The rest of the visit was a bit awkward. Her mom asked to see the cuts, Maya vehemently refused, and an uneasy silence set in after I explained to mom that, she would probably do better waiting until they got home to approach her alone in her bedroom. Meanwhile, we should probably revisit her counseling sessions, and explore the possibility of an in-house facility if possible, especially since her self-completed PHQ-9 score that day was a total of zero.

I write this story today to remind myself of my why. To urge each one of us doctors to remember our why(s) Never lose sight of the reason you went into medicine, no matter what. We are a special breed, a unique set of like-minded individuals who choose service to humanity above all. We choose to make a difference in our patients’ lives regardless of all the administrative, legislative, personal and sometimes insurmountable difficulties we face daily in the field. I was reminded that day of my reason for leaving my beloved 9-5 job to follow a passion of fighting to end teen depression and teen suicide. I was reminded to follow my heart and believe in my dream. I was reminded to stay the course, because, for every Maya in my office, there are a hundred or even a thousand more out there, so, I must go forth. “The harvest is plenty, the laborers, few…”, Luke 10:2

rear view of a boy sitting on grassland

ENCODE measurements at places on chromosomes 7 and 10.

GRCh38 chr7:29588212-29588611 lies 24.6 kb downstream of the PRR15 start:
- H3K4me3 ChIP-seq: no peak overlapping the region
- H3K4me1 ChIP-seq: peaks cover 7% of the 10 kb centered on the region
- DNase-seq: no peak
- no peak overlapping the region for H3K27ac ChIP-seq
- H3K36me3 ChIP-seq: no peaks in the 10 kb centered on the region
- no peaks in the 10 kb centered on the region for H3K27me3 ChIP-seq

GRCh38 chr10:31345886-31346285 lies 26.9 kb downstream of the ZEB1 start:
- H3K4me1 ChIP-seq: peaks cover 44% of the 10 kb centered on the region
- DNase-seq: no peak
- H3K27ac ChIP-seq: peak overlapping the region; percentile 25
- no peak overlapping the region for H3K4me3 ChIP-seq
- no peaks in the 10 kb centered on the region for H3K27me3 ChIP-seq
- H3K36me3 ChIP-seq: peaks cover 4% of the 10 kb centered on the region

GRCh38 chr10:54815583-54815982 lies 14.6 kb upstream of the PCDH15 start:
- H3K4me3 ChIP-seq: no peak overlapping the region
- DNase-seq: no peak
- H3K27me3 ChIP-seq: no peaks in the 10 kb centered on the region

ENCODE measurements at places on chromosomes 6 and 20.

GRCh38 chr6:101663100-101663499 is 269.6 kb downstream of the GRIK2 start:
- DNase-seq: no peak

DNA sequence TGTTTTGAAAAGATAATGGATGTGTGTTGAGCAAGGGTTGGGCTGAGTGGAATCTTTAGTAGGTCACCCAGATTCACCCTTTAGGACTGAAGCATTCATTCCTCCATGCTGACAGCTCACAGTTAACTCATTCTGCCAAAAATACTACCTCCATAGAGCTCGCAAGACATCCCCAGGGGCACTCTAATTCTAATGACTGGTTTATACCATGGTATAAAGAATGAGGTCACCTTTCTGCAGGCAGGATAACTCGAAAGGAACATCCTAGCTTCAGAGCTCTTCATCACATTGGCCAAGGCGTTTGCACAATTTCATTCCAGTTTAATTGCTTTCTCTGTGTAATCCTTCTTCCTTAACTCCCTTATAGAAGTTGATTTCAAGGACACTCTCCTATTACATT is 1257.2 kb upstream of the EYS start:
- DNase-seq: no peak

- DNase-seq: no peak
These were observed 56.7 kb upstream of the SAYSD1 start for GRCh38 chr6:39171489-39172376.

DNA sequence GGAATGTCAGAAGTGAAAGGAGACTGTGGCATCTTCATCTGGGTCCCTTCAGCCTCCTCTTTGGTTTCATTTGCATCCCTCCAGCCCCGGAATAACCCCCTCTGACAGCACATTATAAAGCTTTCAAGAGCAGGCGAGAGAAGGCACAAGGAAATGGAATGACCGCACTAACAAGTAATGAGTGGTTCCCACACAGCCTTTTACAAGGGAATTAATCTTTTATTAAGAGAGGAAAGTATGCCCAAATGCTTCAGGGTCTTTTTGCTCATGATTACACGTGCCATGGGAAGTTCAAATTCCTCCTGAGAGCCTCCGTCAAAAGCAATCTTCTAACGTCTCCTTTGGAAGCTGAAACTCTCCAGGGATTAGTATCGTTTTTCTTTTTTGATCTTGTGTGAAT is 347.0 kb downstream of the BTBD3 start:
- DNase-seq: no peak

#endteendepression

#endteensuicide

#askdocotorlulu

BB

PS: My website dedicated to fighting teen depression and teen suicide, teenalive.com is LIVE, click the link to check it out!

He has been intentionally deliberate.

Dear Blog,

This week was fairly emotional and trying for me at work. I am nearing the end of my 2mo notice and the emotions are getting real and raw. I have had lots of patients find out both from me and from the nursing staff and they are not taking it lightly. I have had patients’ moms crying, I have joined my tears with theirs, and the s*** is getting real. But just like Julius Caesar, I must go forth. Isn’t that the definition of faith?… going forth in trust and belief?

I still struggle with the unknown future, and the uncertainty of not having an immediately apparent source of income, and still marvel at the guts it has taken for me to do this…

The first time I did something this gutsy was in 1999 when I started my own private practice only months after finishing residency. That. was. Trying! I had only one son, Papa. Luckily, I was breast feeding, so at least the poor kid had a somewhat steady source of nutrition. I, on the other hand would eat an apple for breakfast, some noodles for dinner and barely have enough for lunch in those early days before my private practice truly took off. I was terrified, unsure, flat broke, and diffident, but committed and determined, for so many reasons, top of which was my J-1 visa that was about to expire…“whaatt?? girl, you better get it together and get that practice started in that rural area of South Kakalaki that is a qualified HPSA (health professional shortage area) before you find yourself on the wrong side of 45’s great big wall…” my id said to my ego.